Tobacco Act sound
Letter on April 2011 licensing briefing, and author's reply
I refer to Tom Johnston’s article (Journal, April, 44) “Burning a hole in the law”, in relation to the tobacco provisions in the Tobacco and Primary Medical Services (Scotland) Act 2010. There are two points in particular on which I would comment.
The first relates to para 8 of sched 1 to the Act. This provides that a person who has been issued with a fixed penalty notice in respect of an offence under the Act may make representations to the council as to why the notice ought not to have been given. The council may withdraw the notice if, having considered the representations, it considers the notice ought not to have been given. Mr Johnston notes that the council employs the person who has issued the fixed penalty notice and queries how this is ECHR compatible.
If the person is dissatisfied with the council’s decision then he or she can simply elect not to pay. In this case the only way to pursue a penalty for the alleged offence will be to take criminal proceedings before an ECHR- compliant criminal court.
The second point relates to the extent of s 4 of the Act (sale of tobacco products to persons under 18). Mr Johnston’s reading of this section is that “the offence is committed only by the person making the sale, not by the retailer”. He then notes the impact of such a reading on the likelihood of a registered retailer becoming liable to be subject to a tobacco retailing banning order.
I disagree with this interpretation of s 4. The decision as to whom it is appropriate to prosecute will be for the procurator fiscal, depending on the individual circumstances of the case. However, where tobacco has been sold to an under-18 on retail premises, both the owner of the retail business and the individual who conducted the sale are liable to be prosecuted in terms of s 4.
Mr Johnston states that vicarious responsibility cannot be implied and has to be expressly stated. I disagree. There is a presumption against vicarious responsibility for common law crimes, but the statutory imposition of such can be done either expressly or by implication. The form of words used in s 4 is common to many statutes regulating sale which have long been interpreted by the courts as imposing criminal responsibility on the seller in terms of contract, not just the person physically conducting the sale. As Gordon states at para 8.48 of vol I of The Criminal Law of Scotland (3rd ed):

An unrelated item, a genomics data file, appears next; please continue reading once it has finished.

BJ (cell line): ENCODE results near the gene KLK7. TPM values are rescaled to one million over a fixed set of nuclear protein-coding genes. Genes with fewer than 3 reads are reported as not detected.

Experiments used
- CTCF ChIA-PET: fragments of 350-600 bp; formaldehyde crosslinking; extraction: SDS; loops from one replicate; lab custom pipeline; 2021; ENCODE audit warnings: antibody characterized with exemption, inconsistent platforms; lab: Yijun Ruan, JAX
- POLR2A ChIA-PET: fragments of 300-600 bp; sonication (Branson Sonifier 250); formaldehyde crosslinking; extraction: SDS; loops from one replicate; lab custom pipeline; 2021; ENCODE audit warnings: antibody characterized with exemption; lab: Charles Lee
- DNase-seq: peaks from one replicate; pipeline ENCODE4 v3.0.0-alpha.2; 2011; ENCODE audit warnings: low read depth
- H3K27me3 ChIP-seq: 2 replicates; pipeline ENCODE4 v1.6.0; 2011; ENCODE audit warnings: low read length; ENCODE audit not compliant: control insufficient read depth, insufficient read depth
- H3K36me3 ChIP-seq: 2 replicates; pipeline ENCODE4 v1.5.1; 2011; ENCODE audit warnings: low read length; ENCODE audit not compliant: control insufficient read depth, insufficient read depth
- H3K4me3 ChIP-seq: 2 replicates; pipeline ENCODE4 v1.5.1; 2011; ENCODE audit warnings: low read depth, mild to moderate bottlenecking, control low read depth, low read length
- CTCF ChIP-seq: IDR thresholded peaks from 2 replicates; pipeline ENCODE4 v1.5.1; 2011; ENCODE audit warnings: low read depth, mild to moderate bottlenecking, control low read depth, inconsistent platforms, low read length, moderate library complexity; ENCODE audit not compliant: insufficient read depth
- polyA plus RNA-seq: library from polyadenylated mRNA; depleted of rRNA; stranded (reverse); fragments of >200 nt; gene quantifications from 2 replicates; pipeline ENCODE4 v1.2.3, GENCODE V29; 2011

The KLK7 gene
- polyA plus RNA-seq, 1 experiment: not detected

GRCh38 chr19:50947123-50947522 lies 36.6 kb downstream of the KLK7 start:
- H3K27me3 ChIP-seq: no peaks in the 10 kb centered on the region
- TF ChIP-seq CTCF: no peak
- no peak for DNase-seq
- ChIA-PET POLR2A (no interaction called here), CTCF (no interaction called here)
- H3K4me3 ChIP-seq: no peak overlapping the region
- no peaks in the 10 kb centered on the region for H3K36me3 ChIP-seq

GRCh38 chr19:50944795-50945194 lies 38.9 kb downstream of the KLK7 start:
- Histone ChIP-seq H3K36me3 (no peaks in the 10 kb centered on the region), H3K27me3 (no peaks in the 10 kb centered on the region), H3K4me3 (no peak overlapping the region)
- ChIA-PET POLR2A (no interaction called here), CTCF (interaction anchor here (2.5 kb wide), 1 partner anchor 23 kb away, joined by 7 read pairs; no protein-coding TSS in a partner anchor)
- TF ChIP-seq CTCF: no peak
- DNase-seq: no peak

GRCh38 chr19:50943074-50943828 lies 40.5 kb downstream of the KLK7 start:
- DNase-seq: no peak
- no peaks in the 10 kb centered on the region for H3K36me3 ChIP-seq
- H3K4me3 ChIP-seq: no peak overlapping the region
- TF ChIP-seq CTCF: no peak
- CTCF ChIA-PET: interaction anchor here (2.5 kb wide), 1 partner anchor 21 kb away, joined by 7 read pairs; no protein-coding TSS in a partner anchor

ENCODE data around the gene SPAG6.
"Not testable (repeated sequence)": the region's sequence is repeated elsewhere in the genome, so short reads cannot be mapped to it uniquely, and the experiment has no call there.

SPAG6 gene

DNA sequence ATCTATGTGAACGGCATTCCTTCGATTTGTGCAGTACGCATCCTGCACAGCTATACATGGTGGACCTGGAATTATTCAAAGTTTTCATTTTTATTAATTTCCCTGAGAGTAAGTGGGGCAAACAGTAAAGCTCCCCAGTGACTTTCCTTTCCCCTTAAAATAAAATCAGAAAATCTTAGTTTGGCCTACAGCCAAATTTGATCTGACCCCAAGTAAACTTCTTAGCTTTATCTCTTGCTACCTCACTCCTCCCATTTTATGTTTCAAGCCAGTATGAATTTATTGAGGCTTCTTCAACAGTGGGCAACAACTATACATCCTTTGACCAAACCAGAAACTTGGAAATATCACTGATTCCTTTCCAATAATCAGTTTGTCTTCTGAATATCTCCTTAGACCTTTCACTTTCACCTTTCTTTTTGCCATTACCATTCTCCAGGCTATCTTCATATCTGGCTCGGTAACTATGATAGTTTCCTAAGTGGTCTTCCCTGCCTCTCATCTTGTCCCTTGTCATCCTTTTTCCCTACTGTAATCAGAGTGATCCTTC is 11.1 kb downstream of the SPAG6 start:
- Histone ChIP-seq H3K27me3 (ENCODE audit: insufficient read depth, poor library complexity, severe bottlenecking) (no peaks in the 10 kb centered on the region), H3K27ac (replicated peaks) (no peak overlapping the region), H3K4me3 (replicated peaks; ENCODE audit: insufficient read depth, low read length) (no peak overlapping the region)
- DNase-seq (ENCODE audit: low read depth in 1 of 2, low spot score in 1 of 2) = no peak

“SALE. The commonest example of this form of vicarious responsibility is the case of sale. It is well recognised that the person who is regarded as the seller in the civil law of contract is also criminally responsible for a sale carried out on his behalf, even although the statute provides only that ‘No person shall sell’, and does not go on to specify ‘by himself or by his employee or agent’.”
Rosemary Lindsay, Solicitor, Scottish Government Legal Directorate, Food, Health and Community Care Division
Tom Johnston replies: Rosemary Lindsay is correct in pointing out that there have been instances, especially involving sales, where vicarious responsibility has been implied, and my article was incorrect in that respect; however, I wonder whether the establishment of a “crime by inference” would stand up in our post-ECHR society?
Section 4 of the 2010 Act is in similar terms to s 102(1) of the Licensing (Scotland) Act 2005, as originally enacted. There was no suggestion that the 2005 Act contained vicarious responsibility. That was clear in Scottish Government guidance. It was a source of criticism, particularly from ACPOS, and resulted in the reintroduction of vicarious “liability” (the term being incorrectly used in the amending legislation) via s 141B. Why, if the offence was already there?
The quoted passage in Gordon appeared in the first edition in 1967. We have moved on. At that time, for example, no one doubted the High Court’s declaratory power to create new crimes. I believe that someone charged with a “crime by inference” could mount a defence based on ECHR grounds.
The sad fact is that it should not be necessary to have this debate. The 2010 Act is typical of the botched, ill-thought-out legislation that we regularly get from Holyrood. How many MSPs debating the measure would have been aware of the point Ms Lindsay makes? If the Government intends an Act to contain vicarious responsibility it should say so in terms, instead of leaving us with a muddle.
Rosemary Lindsay, Solicitor, Scottish Government Legal Directorate, Food, Health and Community Care Division.